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The Talmud: Selections, by H. Polano, [1876], at

Abtinoss and Garmah.

There was a certain family, the family of Abtinoss, the members of which were learned in the art of preparing the

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incense used in the service. Their knowledge they refused to impart to others, and the directors of the Temple, fearing that the art might die with them, discharged them from the service, and brought other parties from Alexandria, in Egypt, to prepare the sweet perfume. These latter were unable to afford satisfaction, however, and the directors were obliged to give the service back into the hands of the family of Abtinoss, who on their part refused to accept it again, unless the remuneration for their services was doubled. When asked why they so persistently refused to impart their skill to others, they replied that they feared they might teach some unworthy persons, who would afterwards use their knowledge in an idolatrous worship. The members of this family were very particular not to use perfume of any kind themselves, lest the people should imagine that they put the sweet spices used in the manufacture of the incense to a baser use.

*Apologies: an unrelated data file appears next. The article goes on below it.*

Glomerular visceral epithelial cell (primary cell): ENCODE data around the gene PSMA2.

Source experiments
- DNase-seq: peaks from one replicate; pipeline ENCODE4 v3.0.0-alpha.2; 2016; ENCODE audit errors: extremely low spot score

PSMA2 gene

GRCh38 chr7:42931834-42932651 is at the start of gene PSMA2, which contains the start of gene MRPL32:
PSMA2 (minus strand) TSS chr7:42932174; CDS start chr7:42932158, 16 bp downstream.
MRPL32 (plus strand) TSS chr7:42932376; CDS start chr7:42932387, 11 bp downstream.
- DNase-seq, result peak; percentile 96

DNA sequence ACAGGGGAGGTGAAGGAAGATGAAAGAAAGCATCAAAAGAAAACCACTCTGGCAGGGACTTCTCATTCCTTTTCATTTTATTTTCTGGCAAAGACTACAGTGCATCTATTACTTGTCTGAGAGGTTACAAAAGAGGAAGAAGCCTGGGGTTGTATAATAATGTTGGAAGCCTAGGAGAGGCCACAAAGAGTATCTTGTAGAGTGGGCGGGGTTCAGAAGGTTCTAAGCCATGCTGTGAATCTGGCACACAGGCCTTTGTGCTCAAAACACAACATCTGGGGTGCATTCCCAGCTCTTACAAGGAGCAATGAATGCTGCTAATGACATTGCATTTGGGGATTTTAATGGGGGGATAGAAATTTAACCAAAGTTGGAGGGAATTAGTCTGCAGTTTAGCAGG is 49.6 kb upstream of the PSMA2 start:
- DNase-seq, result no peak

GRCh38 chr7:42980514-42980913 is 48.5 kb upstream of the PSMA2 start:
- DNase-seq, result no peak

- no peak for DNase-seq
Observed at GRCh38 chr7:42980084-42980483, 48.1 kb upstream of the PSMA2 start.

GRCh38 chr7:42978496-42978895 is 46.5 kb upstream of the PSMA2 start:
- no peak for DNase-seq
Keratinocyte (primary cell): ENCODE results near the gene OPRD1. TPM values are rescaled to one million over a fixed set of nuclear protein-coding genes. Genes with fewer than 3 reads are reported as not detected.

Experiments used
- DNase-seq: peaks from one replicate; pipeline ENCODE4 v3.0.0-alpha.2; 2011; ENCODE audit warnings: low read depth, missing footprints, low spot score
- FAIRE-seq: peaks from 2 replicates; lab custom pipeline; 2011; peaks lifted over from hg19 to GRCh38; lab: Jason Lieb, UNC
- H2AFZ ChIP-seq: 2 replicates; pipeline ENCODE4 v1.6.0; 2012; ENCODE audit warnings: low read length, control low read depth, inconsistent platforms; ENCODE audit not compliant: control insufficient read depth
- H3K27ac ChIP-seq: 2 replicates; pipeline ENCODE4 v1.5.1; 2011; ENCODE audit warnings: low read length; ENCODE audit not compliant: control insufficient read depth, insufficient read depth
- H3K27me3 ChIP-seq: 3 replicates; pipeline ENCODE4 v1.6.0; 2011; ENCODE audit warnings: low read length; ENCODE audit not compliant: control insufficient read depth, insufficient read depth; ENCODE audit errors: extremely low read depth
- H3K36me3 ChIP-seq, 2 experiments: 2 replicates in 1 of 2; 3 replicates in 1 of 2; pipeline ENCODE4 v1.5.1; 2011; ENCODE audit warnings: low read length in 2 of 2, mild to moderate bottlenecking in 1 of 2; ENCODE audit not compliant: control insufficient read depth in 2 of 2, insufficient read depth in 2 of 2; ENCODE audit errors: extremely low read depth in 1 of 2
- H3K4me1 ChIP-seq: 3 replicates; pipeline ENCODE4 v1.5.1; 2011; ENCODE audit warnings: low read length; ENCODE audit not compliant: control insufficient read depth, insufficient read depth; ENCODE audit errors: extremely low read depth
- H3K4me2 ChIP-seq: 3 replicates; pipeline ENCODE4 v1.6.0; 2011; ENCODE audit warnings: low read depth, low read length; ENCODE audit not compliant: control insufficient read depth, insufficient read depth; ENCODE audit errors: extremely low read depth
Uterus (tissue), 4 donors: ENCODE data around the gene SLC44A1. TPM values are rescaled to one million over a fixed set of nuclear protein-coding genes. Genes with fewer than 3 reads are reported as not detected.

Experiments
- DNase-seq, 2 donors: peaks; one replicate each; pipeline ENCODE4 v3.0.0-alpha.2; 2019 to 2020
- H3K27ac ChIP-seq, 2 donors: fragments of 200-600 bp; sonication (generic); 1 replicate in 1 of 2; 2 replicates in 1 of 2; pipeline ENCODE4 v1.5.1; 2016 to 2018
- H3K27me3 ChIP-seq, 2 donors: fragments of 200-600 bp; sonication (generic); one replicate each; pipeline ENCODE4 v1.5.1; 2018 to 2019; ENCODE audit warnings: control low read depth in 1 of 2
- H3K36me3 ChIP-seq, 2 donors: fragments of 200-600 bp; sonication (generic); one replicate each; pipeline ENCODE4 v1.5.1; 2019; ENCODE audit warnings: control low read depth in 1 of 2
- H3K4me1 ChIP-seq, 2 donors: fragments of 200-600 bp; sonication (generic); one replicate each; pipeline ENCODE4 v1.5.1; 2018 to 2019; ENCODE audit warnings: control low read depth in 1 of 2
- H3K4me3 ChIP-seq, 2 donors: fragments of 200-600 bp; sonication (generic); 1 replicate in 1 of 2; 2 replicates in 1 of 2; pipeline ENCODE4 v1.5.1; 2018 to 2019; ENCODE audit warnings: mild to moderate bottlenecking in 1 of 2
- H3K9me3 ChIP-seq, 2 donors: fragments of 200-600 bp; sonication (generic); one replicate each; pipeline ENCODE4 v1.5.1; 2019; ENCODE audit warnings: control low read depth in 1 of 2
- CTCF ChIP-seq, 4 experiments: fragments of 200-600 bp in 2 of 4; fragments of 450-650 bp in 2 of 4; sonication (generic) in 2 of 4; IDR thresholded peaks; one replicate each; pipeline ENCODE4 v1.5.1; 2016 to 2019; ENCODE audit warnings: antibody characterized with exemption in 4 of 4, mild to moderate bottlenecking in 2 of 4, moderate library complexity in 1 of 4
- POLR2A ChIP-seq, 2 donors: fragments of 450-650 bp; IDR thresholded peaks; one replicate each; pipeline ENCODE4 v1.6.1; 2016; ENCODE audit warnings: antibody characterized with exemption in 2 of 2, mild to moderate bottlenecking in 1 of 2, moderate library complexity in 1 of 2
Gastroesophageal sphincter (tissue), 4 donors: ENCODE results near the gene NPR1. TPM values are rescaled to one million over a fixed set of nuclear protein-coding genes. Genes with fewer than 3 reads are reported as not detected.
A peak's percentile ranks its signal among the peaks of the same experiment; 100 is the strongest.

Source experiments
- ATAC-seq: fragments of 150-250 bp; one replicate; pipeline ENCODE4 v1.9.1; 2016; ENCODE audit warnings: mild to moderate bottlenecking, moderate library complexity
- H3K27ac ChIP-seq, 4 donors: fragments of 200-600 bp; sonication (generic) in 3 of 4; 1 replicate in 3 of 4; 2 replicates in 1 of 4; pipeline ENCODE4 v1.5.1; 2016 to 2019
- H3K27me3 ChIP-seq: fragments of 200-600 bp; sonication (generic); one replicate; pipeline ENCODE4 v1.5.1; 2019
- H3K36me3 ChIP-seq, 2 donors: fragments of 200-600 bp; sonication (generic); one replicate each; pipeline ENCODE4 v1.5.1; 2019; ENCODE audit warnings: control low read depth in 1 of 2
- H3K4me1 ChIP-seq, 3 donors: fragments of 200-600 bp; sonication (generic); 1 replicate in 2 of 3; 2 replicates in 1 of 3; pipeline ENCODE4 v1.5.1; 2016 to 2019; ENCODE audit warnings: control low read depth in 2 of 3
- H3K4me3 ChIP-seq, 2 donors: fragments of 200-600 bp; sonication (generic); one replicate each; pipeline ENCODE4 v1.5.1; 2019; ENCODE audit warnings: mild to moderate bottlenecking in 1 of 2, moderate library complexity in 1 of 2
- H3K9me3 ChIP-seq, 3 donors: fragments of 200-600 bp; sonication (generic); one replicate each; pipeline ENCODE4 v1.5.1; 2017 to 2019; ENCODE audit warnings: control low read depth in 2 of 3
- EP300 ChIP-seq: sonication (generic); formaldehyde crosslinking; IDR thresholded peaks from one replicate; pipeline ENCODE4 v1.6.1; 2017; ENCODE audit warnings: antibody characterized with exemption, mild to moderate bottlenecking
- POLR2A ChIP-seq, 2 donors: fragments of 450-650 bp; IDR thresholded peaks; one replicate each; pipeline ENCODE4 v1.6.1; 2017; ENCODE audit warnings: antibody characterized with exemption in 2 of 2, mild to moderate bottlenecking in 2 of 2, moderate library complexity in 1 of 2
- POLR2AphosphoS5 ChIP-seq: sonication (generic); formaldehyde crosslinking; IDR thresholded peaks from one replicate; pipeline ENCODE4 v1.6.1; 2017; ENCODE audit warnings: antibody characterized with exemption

An exactly similar case to the above occurred with the family of Garmah, which had the monopoly of the knowledge of preparing the show-bread used in the services of the Temple.

It was in reference to these cases that the son of Azai said, "In thy name they shall call thee, and in thy city they shall cause thee to live, and from thy own they will give thee," meaning that trustful persons should not fear that others might steal their occupations; "for in thy name they will call thee," as with the families of Abtinoss and Garmah; "and from thy own they will give thee," meaning that what a man earns is his own, and cannot be taken away.

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